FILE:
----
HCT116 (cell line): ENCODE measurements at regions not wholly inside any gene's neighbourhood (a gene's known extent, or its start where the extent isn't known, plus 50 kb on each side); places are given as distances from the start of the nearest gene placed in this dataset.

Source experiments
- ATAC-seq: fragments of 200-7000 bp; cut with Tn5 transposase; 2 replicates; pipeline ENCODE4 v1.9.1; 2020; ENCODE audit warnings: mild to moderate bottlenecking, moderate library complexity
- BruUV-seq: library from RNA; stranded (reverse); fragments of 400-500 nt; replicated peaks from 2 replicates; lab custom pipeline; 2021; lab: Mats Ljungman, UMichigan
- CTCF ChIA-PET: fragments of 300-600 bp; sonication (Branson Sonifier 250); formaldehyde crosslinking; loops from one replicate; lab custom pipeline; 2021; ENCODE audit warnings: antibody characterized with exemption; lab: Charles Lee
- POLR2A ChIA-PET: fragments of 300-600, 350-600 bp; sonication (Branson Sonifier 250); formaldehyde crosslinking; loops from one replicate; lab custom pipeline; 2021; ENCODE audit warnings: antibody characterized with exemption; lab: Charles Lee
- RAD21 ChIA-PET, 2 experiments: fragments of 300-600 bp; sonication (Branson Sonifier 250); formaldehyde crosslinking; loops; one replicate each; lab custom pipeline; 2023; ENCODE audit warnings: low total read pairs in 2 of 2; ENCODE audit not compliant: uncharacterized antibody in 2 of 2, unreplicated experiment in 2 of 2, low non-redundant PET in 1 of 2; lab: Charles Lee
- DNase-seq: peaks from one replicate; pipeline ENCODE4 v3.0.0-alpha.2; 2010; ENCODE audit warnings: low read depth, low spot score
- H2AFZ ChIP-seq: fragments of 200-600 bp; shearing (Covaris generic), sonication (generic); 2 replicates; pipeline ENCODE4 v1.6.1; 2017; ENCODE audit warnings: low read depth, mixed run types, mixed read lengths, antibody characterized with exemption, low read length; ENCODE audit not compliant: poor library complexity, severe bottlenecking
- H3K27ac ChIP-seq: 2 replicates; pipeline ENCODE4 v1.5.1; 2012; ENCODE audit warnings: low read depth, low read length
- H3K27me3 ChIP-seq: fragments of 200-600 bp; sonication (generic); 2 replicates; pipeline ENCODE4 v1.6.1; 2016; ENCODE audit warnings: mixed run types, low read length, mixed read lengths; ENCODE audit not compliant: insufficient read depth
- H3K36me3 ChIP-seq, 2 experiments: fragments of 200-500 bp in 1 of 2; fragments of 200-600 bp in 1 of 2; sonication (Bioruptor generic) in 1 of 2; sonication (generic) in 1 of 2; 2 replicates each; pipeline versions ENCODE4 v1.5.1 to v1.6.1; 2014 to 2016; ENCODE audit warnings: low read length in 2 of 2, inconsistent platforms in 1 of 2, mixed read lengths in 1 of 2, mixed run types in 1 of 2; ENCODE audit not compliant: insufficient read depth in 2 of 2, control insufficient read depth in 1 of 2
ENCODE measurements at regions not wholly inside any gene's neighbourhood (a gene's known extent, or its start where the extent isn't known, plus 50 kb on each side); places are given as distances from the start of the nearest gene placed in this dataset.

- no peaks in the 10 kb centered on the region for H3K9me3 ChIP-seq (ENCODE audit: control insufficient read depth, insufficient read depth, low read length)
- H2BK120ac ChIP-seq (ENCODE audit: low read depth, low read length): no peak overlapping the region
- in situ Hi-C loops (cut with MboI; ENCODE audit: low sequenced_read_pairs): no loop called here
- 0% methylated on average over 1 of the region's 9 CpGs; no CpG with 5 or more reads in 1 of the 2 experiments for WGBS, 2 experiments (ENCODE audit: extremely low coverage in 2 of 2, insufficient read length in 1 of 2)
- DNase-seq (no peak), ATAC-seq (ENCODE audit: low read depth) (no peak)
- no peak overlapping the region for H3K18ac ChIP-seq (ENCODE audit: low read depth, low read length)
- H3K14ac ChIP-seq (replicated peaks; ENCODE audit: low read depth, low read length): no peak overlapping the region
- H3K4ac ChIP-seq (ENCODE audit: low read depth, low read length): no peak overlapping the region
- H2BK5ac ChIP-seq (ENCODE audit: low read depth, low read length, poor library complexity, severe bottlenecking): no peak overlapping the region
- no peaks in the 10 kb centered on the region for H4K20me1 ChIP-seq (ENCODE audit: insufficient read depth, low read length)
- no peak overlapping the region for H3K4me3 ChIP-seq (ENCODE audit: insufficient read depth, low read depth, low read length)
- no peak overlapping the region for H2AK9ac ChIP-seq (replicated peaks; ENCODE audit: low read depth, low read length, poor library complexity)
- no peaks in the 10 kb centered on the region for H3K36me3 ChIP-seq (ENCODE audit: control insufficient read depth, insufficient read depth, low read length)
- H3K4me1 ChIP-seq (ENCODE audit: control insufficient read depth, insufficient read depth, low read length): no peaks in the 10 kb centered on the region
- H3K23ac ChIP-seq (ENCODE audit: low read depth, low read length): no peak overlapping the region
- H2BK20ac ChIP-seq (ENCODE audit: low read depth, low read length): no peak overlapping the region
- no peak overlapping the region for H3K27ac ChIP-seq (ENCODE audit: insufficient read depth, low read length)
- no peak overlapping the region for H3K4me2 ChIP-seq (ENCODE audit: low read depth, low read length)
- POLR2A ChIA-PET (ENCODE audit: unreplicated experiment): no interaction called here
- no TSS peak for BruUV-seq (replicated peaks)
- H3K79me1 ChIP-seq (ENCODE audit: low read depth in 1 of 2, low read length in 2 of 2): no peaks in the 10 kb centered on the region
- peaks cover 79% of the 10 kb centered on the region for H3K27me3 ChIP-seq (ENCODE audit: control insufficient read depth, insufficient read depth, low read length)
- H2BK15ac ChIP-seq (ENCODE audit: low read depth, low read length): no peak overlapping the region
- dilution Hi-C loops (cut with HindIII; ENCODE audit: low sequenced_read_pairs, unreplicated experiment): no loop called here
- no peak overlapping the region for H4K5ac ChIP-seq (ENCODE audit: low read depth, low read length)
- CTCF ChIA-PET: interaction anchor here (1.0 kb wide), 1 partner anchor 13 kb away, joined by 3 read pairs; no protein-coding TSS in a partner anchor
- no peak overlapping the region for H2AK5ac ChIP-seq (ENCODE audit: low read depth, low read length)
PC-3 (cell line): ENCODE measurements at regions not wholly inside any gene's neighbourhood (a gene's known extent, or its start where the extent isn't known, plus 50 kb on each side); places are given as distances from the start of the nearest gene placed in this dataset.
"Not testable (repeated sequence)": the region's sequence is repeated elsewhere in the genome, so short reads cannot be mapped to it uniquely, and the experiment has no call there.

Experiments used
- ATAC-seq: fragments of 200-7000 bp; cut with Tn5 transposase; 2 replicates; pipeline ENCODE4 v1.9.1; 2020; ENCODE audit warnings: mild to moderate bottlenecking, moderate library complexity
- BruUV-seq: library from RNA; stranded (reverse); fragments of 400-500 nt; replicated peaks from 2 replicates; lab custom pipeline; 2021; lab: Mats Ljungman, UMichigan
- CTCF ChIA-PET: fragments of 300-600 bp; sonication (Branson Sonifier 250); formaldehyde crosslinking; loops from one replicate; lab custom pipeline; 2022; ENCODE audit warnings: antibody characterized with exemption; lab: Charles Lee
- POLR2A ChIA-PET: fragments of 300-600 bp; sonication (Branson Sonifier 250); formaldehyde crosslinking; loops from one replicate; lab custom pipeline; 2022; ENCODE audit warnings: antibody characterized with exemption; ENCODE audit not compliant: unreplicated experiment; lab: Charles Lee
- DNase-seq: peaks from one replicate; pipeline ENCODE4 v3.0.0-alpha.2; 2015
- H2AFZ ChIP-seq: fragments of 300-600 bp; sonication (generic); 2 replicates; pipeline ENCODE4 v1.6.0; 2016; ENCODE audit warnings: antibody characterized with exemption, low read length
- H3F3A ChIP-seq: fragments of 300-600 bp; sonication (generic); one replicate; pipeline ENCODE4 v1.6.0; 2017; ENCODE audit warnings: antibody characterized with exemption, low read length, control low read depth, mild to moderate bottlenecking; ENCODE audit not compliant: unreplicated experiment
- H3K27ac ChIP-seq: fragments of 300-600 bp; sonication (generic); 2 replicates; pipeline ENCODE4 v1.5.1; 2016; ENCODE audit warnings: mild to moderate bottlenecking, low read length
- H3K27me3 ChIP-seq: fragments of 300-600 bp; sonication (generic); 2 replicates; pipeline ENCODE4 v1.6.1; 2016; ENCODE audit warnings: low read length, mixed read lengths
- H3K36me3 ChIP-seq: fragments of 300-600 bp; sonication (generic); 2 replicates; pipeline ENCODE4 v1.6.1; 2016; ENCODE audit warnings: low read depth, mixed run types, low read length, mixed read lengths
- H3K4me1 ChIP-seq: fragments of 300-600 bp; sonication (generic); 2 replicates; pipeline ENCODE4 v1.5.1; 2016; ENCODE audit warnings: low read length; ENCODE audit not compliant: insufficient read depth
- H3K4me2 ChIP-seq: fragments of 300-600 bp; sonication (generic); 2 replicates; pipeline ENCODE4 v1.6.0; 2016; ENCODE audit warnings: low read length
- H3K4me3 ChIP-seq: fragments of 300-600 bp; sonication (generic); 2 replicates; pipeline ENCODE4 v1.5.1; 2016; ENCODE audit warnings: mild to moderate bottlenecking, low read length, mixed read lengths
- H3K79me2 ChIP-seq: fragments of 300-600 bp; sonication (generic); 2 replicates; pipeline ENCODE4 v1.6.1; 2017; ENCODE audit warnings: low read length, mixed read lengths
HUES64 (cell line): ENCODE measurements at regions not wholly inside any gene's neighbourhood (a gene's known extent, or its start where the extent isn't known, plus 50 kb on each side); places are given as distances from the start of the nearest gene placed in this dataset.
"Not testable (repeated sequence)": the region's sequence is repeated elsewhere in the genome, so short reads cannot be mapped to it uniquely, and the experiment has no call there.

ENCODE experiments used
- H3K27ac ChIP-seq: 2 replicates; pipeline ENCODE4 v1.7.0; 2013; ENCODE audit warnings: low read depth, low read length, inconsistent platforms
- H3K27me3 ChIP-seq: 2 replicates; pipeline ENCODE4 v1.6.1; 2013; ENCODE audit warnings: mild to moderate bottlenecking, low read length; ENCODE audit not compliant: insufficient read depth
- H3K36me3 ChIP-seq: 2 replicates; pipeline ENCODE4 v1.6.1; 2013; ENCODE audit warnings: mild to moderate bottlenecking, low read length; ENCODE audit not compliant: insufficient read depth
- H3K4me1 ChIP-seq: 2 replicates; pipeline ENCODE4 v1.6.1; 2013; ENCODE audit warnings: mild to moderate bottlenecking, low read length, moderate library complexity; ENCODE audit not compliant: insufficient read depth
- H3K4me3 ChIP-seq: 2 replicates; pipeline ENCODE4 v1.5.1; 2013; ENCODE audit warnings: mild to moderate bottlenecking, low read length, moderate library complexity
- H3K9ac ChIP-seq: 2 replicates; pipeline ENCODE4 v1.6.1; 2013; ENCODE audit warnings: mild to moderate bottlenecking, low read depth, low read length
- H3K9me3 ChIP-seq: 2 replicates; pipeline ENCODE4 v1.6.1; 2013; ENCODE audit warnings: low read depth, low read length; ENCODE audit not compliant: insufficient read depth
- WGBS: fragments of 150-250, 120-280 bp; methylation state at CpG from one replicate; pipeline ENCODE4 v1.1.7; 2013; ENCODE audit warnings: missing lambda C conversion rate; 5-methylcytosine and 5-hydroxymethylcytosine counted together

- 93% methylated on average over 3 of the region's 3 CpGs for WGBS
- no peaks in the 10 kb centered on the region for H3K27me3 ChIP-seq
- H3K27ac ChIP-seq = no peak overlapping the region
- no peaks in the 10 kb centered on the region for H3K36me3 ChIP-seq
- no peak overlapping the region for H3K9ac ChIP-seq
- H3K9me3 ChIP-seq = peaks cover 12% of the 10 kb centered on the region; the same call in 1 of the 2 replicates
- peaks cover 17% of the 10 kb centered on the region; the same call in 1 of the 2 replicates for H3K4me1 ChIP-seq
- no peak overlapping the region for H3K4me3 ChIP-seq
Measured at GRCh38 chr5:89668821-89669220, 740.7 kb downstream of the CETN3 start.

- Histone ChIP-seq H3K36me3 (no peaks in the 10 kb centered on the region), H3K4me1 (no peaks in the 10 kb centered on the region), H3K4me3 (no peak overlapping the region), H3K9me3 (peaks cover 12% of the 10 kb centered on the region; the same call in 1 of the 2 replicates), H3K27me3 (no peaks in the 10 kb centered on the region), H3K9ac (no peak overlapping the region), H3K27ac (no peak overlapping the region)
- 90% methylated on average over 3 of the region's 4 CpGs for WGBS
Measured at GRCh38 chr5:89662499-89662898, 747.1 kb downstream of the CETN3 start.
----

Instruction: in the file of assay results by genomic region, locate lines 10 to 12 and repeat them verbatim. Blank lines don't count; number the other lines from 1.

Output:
- H3K27ac ChIP-seq: 2 replicates; pipeline ENCODE4 v1.5.1; 2012; ENCODE audit warnings: low read depth, low read length
- H3K27me3 ChIP-seq: fragments of 200-600 bp; sonication (generic); 2 replicates; pipeline ENCODE4 v1.6.1; 2016; ENCODE audit warnings: mixed run types, low read length, mixed read lengths; ENCODE audit not compliant: insufficient read depth
- H3K36me3 ChIP-seq, 2 experiments: fragments of 200-500 bp in 1 of 2; fragments of 200-600 bp in 1 of 2; sonication (Bioruptor generic) in 1 of 2; sonication (generic) in 1 of 2; 2 replicates each; pipeline versions ENCODE4 v1.5.1 to v1.6.1; 2014 to 2016; ENCODE audit warnings: low read length in 2 of 2, inconsistent platforms in 1 of 2, mixed read lengths in 1 of 2, mixed run types in 1 of 2; ENCODE audit not compliant: insufficient read depth in 2 of 2, control insufficient read depth in 1 of 2